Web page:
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Greene County real estate and personal property taxes are due December 31, and statements are going out soon

A screenshot from the Greene County Collector of Revenue's website
Greene County Collector of Revenue
A screenshot from the Greene County Collector of Revenue's website

The deadline to pay your real estate and personal property taxes in Greene County is not too far away. And the Greene County Collector’s Office wants to be sure you know how to do it and how to avoid any late fees.

Collector Allen Icet said there are four ways you can pay. There’s the old-fashioned way: Mailing in a check to 940 N. Boonville, Springfield, MO 65802. You can also walk the payment into the Collector’s Office in Room 109 of the Historic Greene County Courthouse. There’s an online payment option where you can pay by eCheck at no charge. Using a credit card carries a 2% charge and using a debit card has a 1.5% charge. And new this year – you can pay by phone at 888-523-0054.

You’ll need to know your tax i.d. and pin, and those can be found by clicking on the green button on the collector’s website. Those can also be found on your tax statement when it arrives in the mail in the coming days.

Icet said this year, for the first time, his office will send emails with tax information to everyone that has an email on file. The email, he said, will be coming from If you don’t receive an email and would like to receive one, contact the collector’s office.

Icet said, if you haven’t received your tax statement in the mail by Thanksgiving, to call his office.

County Assessor Brent Johnson said there are still more than 17,000 property owners who haven’t returned their assessment lists, which were mailed to Greene County residents in January. You can check to see if yours was received by clicking on the yellow button on the assessor’s website.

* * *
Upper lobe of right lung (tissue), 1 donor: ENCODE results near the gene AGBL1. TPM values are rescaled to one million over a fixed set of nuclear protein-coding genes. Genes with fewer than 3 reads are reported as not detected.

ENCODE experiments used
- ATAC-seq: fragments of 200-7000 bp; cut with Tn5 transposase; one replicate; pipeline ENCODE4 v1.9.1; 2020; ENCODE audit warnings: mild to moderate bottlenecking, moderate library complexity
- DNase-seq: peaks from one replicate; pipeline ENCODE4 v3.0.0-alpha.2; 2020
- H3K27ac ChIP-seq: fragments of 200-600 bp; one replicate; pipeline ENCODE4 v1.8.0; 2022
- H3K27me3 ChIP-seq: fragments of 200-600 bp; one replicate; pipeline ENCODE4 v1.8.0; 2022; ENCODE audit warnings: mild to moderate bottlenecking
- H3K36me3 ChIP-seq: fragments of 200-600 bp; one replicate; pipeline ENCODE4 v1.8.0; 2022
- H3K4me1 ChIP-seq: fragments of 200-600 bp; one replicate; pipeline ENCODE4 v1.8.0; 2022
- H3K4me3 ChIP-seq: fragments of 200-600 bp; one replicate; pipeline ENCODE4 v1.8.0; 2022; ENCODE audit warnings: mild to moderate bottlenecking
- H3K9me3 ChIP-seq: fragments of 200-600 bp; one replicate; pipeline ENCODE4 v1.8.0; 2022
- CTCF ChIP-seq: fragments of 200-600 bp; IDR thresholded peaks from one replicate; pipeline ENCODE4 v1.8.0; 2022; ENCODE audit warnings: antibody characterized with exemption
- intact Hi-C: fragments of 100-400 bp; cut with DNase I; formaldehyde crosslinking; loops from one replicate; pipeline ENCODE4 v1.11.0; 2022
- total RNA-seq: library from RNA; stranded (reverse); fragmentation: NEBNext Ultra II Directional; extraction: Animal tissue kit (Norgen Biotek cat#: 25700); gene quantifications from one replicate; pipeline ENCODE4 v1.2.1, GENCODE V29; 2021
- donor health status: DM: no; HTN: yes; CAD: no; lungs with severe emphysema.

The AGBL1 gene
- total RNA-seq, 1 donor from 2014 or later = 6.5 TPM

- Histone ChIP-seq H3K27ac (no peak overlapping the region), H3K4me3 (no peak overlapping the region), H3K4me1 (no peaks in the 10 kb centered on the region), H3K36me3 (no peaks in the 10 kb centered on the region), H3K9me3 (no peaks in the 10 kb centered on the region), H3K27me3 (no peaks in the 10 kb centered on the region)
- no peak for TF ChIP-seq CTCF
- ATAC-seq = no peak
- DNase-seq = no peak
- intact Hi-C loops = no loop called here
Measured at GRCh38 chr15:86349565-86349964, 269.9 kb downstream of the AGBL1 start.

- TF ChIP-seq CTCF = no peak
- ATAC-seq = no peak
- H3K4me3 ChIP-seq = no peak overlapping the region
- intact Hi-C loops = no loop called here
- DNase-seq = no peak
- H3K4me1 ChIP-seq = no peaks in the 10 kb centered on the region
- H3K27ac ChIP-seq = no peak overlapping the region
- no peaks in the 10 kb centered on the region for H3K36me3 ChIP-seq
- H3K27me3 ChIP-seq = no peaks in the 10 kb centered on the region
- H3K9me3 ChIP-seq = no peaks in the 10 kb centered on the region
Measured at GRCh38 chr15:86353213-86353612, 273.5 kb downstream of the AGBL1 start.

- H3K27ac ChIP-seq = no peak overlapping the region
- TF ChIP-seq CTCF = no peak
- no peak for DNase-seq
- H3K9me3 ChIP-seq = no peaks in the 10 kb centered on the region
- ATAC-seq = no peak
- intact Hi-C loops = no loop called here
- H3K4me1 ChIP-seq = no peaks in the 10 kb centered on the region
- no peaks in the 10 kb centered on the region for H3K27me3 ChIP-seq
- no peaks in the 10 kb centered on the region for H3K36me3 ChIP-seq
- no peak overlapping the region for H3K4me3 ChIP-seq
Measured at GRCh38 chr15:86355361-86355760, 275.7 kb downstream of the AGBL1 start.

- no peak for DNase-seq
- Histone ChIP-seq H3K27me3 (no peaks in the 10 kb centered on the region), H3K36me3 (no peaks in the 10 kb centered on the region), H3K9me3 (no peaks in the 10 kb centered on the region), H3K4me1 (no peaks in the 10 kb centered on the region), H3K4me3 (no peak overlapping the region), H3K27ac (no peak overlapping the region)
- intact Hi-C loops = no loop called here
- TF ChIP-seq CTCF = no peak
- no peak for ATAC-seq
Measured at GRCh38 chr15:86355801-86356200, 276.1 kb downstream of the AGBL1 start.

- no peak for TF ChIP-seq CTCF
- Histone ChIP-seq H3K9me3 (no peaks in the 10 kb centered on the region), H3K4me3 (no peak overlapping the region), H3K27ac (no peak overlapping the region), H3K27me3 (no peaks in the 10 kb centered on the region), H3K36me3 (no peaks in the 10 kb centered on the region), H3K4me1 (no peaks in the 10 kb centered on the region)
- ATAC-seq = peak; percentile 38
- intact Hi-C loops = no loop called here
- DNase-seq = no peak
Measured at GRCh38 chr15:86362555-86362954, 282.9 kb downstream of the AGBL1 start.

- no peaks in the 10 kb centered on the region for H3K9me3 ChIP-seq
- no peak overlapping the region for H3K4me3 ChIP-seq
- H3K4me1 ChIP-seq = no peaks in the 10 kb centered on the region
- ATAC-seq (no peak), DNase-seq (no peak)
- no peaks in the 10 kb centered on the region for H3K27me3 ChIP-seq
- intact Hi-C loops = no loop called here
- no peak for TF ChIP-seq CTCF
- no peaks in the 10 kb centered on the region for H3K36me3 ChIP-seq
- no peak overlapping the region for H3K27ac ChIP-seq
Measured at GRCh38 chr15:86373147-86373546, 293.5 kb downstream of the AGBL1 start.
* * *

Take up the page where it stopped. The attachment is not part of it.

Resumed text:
"It will tell you if you received your assessment, if we have not received it or if it was returned by the mail," he said.

There are around 3,000 that have been returned by mail that they cannot find a correct address for, according to Johnson.

Even if you don’t receive a statement due to not returning the assessment or for another reason, Icet said, if you own property, you owe taxes.

"Some people unfortunately believe that if you don't — if I don't receive a tax statement, I therefore do not owe the bill," he said. "That is not correct. Even if you don't receive your statement, by statute you are still liable to pay."

Those who don’t pay by December 31 will face a 9% penalty and a 2% interest charge.

Icet urged people not to wait until the last minute. If you drop the payment in a U.S. Postal Service mailbox at the last minute, and it doesn’t get processed until after December 31, you will face a late fee.

December 31 is on a Sunday this year, and, only online payments will be accepted on that day. The collector’s office will be closed on December 30 and 31. Mailed payments can be taken to a post office on December 30, but Icet urges people to take it inside – don’t drop it in a mailbox.

If you have a question for the collector’s office, the best way to ask it is by email to

Senate Bill 190, which will prevent property taxes for seniors from increasing as assessment values rise, has not yet been implemented. Icet is serving on a task force that is looking into several issues that must be addressed first, he said.

Michele Skalicky has worked at KSMU since the station occupied the old white house at National and Grand. She enjoys working on both the announcing side and in news and has been the recipient of statewide and national awards for news reporting. She likes to tell stories that make a difference. Michele enjoys outdoor activities, including hiking, camping and leisurely kayaking.